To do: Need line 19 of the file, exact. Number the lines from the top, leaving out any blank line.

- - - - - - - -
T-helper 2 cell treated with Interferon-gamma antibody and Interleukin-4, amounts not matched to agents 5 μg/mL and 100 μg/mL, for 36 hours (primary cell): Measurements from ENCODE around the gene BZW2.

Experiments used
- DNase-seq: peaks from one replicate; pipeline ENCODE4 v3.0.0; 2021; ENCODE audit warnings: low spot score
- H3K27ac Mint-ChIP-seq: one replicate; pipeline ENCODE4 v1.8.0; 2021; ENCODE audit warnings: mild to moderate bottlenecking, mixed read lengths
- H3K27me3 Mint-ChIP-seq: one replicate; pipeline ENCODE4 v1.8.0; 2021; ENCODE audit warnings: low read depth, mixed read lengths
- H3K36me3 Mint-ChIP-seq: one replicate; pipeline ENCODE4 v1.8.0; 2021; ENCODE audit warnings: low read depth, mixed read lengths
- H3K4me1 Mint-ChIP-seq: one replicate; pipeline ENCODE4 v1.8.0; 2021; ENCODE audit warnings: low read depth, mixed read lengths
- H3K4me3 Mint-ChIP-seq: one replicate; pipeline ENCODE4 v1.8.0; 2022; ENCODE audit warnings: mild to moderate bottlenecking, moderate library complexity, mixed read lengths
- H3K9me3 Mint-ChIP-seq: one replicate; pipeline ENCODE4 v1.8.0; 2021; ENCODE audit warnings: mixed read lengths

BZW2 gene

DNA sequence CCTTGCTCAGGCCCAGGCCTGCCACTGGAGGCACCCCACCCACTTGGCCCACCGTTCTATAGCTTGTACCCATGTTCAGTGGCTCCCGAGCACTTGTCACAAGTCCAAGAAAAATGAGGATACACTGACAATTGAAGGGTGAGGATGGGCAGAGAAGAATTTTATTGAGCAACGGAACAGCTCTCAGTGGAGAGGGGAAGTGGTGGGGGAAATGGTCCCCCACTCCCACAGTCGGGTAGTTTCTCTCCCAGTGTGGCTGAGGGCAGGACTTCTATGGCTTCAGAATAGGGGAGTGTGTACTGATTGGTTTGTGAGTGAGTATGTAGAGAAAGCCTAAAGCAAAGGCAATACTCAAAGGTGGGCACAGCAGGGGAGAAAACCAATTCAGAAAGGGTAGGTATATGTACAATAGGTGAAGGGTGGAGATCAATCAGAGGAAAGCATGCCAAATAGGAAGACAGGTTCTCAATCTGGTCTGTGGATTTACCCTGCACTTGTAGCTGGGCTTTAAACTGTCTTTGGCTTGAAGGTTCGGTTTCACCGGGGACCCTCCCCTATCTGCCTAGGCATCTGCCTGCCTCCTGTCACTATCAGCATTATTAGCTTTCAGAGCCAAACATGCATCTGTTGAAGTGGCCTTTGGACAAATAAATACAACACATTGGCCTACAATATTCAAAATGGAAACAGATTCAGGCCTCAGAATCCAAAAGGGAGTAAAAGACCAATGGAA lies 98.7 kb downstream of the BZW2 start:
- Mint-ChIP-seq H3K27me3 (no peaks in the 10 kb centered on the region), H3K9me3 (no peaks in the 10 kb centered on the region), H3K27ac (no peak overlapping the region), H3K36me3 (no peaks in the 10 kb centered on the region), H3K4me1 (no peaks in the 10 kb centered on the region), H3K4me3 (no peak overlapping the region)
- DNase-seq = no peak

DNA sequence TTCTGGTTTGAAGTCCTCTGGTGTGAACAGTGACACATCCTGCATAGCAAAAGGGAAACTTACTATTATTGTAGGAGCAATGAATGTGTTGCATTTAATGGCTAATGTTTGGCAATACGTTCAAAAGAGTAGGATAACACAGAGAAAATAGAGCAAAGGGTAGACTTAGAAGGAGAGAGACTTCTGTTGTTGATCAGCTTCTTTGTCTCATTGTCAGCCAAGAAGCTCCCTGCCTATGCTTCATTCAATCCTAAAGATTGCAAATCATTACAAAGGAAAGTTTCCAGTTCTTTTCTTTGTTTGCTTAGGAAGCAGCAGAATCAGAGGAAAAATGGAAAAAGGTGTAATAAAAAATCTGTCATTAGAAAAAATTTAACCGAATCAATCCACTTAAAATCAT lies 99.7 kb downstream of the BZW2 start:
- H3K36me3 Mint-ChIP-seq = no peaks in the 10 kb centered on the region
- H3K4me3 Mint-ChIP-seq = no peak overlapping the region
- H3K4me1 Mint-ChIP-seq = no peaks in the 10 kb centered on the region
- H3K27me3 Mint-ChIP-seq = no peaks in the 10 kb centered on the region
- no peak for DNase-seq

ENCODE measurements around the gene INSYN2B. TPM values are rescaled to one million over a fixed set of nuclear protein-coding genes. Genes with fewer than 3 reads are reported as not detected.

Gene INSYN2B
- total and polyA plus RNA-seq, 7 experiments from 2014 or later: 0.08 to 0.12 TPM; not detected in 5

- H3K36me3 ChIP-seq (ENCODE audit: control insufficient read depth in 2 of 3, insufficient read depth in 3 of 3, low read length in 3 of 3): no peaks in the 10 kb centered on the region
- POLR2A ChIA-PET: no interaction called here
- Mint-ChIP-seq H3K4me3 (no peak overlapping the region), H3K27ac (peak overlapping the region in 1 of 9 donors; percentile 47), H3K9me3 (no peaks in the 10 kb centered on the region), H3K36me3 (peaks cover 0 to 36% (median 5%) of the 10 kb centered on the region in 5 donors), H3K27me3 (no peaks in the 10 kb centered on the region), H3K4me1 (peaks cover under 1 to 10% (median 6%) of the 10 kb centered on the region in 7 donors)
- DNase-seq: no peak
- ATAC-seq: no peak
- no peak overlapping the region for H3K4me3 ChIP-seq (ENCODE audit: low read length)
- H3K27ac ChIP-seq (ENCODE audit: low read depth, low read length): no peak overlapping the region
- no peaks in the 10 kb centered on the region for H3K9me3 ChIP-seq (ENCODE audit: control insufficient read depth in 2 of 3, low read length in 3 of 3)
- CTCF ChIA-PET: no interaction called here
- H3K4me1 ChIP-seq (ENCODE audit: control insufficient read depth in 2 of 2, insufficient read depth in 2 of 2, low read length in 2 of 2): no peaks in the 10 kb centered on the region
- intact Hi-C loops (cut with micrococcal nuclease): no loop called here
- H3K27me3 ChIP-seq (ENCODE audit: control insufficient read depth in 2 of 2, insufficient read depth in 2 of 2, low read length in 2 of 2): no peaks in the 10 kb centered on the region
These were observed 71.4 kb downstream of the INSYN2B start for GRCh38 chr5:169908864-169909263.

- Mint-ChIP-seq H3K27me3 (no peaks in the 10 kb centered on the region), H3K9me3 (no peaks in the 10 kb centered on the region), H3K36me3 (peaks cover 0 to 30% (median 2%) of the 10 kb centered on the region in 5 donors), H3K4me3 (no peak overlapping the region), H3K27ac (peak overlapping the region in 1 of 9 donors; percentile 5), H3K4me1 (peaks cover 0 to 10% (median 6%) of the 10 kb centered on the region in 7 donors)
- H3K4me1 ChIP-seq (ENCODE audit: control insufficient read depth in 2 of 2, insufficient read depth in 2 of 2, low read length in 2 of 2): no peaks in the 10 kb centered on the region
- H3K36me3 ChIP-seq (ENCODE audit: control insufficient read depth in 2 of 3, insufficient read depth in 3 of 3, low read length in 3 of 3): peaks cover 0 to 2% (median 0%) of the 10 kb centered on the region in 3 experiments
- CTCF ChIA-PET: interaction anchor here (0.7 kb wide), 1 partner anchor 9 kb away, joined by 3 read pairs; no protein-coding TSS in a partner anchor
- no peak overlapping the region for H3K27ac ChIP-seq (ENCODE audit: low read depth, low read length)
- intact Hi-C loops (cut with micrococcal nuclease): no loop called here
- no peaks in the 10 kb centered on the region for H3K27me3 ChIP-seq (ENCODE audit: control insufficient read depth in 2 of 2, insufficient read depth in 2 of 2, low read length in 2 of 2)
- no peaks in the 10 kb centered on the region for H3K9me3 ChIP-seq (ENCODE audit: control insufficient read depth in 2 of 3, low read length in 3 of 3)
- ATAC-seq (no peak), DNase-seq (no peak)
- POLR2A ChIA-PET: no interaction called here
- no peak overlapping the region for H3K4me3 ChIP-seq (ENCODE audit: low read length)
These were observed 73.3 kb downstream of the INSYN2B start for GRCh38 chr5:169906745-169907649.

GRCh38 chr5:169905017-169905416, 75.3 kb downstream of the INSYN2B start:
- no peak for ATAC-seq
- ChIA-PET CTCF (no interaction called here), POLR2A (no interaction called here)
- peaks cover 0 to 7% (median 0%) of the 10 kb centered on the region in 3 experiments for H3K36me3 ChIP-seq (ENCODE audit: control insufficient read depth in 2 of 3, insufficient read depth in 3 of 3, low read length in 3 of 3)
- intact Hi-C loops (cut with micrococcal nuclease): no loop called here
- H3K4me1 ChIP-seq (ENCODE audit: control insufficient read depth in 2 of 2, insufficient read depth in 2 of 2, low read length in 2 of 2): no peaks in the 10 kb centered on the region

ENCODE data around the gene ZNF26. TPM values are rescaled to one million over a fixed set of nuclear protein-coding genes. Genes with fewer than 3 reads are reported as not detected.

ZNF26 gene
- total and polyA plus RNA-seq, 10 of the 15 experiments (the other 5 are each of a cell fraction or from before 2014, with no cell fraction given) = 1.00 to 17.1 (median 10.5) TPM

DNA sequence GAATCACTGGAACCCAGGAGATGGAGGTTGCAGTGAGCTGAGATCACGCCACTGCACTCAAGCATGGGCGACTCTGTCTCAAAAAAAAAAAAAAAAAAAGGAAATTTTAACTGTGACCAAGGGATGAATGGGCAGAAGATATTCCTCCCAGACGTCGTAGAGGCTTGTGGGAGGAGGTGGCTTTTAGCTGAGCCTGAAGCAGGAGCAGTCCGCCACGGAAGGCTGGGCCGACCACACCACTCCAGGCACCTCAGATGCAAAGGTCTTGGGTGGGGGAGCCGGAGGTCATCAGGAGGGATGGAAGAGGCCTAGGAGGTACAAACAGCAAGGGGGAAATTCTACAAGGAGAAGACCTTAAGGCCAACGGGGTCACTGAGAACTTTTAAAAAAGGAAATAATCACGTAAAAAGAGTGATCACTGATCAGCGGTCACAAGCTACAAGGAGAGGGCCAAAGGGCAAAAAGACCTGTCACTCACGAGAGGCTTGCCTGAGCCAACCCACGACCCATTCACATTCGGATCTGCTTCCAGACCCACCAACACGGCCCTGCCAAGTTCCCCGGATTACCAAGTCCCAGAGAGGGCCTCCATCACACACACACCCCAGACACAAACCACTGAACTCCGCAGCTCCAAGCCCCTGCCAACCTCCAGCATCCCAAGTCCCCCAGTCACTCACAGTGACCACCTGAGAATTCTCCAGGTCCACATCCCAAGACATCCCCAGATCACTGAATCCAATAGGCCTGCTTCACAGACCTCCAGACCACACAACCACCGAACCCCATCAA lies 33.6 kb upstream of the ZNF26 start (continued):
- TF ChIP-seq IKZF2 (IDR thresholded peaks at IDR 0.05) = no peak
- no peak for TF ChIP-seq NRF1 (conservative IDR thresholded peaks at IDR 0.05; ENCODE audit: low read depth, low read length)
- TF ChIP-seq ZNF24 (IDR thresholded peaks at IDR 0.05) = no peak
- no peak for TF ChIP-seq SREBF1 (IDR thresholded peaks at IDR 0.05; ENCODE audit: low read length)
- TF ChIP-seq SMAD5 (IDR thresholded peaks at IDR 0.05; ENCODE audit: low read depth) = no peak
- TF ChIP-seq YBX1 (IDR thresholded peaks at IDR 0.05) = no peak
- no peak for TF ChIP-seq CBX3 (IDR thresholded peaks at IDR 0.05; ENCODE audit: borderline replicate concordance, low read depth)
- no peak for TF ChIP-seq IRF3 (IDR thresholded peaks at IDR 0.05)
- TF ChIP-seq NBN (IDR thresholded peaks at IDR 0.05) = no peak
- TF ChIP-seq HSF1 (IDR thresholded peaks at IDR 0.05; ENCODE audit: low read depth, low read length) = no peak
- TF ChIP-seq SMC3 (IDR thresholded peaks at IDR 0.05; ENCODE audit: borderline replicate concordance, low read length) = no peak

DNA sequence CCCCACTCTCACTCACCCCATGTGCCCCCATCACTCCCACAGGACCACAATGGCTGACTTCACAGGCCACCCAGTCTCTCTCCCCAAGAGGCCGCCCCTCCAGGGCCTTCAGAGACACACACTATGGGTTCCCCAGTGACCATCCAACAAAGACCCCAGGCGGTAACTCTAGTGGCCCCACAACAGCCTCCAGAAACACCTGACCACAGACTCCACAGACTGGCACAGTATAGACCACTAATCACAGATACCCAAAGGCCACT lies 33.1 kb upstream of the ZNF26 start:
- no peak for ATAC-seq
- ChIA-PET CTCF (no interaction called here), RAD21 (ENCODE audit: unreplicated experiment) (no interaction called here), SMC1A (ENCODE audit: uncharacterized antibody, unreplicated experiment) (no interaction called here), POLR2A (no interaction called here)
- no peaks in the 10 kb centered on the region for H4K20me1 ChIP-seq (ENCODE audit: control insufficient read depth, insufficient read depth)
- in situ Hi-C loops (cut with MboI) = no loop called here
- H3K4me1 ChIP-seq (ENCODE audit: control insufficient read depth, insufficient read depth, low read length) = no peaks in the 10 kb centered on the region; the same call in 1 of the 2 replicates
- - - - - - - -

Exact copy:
- no peak for DNase-seq